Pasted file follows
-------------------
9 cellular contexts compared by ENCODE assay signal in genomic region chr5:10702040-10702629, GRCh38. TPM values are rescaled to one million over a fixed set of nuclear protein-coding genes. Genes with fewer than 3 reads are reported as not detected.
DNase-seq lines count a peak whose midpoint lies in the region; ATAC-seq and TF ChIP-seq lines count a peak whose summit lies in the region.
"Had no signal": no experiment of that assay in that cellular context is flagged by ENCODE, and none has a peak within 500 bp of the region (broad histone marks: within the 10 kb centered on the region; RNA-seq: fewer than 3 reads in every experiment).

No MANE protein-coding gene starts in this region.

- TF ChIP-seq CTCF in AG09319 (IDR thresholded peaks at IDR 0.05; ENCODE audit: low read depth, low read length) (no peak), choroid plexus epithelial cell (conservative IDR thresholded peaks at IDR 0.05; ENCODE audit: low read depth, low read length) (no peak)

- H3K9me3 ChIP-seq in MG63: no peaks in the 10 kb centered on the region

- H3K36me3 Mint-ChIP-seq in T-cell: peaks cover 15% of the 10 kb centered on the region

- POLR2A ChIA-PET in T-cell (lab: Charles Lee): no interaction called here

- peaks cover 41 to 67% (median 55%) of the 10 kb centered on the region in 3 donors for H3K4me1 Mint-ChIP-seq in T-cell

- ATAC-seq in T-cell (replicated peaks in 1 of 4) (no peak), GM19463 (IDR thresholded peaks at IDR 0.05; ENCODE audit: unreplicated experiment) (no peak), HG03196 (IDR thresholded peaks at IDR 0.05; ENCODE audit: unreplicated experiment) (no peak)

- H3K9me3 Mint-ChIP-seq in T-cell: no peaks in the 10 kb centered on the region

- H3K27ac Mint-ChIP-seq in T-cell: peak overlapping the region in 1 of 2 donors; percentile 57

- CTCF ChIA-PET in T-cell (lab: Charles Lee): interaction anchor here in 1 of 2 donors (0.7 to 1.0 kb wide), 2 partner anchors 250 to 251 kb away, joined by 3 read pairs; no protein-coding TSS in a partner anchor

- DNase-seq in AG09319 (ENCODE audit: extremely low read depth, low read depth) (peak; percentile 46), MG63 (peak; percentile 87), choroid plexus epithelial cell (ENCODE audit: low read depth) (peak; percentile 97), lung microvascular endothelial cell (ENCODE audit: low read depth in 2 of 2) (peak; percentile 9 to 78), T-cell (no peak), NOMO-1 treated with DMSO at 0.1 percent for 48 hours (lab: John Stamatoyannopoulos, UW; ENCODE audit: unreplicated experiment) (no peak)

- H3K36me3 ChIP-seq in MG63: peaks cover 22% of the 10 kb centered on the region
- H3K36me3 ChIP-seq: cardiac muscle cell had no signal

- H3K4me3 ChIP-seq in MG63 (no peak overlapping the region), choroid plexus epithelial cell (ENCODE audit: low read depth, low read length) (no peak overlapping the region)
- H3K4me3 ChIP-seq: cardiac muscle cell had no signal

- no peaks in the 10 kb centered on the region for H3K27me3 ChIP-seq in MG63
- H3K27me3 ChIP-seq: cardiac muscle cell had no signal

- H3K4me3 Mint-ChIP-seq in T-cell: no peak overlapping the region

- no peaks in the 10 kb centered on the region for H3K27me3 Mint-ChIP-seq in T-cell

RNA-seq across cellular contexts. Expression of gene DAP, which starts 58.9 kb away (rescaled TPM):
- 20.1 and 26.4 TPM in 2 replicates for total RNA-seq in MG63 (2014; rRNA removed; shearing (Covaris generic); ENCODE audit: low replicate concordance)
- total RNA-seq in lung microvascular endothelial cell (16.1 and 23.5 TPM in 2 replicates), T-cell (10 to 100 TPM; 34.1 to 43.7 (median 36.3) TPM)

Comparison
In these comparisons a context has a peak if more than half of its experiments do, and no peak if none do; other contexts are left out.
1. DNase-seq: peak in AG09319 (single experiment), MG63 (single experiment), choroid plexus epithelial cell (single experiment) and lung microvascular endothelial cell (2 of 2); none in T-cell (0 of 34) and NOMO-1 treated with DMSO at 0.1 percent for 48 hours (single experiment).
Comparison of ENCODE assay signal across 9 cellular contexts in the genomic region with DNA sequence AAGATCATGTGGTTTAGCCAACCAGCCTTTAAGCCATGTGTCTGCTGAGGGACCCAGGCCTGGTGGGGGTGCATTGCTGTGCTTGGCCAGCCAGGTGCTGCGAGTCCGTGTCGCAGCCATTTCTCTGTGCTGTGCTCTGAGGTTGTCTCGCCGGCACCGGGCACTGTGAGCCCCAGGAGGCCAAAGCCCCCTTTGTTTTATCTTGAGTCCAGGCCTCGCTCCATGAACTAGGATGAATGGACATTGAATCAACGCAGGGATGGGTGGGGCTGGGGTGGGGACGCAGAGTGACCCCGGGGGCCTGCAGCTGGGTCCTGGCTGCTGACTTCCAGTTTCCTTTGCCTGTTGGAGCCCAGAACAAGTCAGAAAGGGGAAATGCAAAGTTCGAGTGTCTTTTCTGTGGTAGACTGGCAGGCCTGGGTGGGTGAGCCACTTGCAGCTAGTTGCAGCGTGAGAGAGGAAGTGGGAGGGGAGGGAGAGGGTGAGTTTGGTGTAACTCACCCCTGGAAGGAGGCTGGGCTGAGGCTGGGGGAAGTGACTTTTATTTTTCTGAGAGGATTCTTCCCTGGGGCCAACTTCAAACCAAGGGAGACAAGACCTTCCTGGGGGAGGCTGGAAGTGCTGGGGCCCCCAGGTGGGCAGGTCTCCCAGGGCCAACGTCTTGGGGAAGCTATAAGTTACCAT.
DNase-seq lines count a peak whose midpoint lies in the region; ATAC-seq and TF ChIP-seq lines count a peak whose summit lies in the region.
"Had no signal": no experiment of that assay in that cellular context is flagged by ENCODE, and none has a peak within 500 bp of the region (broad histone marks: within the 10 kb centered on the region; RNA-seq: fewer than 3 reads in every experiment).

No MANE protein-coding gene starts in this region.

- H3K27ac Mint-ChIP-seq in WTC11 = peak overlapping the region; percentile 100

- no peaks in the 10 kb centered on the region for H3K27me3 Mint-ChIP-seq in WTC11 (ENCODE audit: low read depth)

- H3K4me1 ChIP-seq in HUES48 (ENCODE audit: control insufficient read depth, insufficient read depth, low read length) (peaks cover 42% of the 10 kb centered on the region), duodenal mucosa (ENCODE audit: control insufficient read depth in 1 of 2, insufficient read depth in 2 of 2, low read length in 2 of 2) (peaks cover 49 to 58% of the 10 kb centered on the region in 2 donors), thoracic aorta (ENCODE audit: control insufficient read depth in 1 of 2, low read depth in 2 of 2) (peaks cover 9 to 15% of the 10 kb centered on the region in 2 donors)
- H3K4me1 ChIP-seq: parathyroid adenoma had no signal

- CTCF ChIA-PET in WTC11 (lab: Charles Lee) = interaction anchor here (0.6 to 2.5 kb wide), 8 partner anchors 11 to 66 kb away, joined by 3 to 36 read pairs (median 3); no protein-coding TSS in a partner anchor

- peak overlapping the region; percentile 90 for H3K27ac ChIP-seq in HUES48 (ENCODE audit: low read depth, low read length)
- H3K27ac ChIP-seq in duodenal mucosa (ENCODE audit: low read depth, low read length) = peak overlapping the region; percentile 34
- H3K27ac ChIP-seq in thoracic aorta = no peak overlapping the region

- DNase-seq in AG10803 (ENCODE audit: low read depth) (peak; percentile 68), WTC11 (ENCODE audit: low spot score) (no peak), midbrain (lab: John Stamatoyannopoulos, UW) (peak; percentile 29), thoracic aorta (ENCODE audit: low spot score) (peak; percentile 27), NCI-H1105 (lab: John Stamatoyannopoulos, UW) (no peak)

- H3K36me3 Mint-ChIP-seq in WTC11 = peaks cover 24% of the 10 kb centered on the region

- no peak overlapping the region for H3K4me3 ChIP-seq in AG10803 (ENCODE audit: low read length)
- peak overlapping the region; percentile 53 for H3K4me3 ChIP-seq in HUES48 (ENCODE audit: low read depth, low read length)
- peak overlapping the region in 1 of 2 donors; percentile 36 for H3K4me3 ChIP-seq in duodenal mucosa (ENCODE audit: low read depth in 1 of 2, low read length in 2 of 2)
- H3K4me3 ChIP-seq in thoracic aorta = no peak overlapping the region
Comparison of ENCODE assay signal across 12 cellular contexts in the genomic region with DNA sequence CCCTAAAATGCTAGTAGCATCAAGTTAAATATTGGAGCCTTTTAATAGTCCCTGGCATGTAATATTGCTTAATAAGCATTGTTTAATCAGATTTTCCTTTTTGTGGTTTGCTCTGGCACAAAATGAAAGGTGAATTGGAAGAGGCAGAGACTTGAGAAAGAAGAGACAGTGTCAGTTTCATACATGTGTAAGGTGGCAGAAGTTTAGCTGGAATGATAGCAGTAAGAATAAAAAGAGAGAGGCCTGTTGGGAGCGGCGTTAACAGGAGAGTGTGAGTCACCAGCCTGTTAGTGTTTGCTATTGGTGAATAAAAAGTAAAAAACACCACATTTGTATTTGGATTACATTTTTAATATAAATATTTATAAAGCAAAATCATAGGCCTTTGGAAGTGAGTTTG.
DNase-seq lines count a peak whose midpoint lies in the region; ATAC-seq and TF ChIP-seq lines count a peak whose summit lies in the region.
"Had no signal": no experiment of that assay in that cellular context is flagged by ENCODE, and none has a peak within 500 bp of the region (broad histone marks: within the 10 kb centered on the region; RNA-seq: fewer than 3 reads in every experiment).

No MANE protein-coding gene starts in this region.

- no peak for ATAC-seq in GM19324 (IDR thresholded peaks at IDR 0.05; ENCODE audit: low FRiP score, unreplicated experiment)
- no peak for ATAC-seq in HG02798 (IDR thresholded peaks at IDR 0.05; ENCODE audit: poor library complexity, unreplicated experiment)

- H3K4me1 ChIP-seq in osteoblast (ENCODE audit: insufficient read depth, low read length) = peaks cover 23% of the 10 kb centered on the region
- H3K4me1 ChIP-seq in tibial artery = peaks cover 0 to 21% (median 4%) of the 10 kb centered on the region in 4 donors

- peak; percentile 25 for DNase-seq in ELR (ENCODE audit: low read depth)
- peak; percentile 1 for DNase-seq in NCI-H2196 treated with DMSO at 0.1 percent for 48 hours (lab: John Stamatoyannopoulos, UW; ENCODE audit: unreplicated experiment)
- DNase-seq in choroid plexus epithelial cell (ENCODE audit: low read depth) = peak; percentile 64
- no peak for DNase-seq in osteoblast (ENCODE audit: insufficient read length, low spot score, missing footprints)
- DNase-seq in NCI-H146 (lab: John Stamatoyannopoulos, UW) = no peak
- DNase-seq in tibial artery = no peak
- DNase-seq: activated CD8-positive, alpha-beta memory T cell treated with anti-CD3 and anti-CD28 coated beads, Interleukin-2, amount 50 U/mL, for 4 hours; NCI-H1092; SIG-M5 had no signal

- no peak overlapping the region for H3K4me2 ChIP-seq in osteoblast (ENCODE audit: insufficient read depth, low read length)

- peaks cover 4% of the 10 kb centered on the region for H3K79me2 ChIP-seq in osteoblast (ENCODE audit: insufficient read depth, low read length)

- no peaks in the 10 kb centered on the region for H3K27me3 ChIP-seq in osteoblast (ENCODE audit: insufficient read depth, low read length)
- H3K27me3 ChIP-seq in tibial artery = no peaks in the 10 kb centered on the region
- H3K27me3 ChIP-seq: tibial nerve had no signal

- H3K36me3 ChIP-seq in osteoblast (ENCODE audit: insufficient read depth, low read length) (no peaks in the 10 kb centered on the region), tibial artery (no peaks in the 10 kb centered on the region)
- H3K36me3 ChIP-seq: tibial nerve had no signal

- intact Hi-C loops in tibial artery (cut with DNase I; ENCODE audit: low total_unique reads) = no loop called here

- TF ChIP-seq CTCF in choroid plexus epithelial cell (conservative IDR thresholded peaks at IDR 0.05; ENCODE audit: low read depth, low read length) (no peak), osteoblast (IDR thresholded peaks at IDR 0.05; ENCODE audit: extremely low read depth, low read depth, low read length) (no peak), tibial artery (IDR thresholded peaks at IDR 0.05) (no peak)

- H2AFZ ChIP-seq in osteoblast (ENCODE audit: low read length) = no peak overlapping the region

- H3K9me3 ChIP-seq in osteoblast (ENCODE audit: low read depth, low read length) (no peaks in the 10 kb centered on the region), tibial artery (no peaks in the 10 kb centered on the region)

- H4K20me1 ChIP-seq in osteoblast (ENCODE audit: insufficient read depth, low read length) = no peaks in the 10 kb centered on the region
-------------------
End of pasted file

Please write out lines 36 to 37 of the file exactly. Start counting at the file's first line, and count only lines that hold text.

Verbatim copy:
- H3K4me1 ChIP-seq: parathyroid adenoma had no signal

- CTCF ChIA-PET in WTC11 (lab: Charles Lee) = interaction anchor here (0.6 to 2.5 kb wide), 8 partner anchors 11 to 66 kb away, joined by 3 to 36 read pairs (median 3); no protein-coding TSS in a partner anchor